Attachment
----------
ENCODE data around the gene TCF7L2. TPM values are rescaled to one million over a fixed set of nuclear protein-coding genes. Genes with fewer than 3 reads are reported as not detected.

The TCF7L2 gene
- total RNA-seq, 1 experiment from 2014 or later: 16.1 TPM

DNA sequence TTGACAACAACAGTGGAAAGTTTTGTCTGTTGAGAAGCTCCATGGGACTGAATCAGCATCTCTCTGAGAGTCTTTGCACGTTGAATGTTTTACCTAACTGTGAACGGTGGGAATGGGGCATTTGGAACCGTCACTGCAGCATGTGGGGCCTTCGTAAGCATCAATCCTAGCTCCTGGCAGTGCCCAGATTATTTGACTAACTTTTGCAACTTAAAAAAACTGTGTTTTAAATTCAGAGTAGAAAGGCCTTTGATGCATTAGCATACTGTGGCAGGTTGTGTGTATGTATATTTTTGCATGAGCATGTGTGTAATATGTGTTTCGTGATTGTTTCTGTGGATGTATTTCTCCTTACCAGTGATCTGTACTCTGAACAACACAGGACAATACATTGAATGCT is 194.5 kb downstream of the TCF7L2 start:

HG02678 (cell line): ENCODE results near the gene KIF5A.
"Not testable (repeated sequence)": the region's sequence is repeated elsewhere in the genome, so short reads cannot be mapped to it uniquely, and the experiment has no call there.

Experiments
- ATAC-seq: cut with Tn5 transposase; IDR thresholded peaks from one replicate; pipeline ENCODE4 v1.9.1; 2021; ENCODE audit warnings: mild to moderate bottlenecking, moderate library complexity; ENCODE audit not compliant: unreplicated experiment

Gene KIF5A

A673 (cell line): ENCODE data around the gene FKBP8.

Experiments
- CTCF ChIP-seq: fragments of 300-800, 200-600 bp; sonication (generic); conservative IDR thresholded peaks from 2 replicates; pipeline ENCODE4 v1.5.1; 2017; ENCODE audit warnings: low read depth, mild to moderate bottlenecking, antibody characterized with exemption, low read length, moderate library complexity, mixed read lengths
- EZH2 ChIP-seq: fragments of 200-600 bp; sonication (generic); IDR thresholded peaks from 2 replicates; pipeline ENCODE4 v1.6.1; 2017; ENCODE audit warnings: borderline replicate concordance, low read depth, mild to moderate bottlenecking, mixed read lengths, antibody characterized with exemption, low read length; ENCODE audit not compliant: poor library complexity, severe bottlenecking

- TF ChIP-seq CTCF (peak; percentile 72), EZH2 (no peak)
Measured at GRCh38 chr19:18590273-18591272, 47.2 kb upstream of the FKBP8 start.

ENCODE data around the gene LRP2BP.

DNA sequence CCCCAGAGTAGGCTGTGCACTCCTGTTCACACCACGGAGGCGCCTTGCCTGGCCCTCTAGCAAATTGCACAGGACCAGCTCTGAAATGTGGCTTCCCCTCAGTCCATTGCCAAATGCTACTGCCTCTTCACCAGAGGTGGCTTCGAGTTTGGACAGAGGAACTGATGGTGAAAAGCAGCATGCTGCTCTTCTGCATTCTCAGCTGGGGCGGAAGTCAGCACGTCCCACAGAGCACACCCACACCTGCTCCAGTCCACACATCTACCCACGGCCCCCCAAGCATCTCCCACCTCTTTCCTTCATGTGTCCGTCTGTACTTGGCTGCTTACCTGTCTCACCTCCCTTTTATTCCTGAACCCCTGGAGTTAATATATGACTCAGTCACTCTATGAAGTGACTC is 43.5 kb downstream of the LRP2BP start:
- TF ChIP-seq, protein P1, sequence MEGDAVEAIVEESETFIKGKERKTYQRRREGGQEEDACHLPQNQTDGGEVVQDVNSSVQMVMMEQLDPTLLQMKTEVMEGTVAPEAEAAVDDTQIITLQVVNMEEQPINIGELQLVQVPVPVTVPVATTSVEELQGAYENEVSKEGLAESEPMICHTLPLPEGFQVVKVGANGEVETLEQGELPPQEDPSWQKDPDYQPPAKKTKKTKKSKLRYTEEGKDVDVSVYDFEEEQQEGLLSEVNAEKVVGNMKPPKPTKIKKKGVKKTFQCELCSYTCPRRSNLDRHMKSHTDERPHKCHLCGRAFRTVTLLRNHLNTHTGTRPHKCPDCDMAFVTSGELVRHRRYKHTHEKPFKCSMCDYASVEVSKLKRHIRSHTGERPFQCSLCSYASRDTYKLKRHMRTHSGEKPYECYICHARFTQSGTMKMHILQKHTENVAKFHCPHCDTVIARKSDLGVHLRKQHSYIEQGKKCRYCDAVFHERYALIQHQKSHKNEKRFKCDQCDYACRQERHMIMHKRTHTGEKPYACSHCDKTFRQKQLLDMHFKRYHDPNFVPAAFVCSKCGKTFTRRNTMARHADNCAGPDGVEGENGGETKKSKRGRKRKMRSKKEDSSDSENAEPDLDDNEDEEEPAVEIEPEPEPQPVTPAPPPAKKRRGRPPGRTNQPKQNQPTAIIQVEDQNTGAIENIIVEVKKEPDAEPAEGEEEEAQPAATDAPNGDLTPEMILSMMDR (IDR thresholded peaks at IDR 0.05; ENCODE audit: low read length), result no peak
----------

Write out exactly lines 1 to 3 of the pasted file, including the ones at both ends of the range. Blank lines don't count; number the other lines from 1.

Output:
ENCODE data around the gene TCF7L2. TPM values are rescaled to one million over a fixed set of nuclear protein-coding genes. Genes with fewer than 3 reads are reported as not detected.

The TCF7L2 gene
- total RNA-seq, 1 experiment from 2014 or later: 16.1 TPM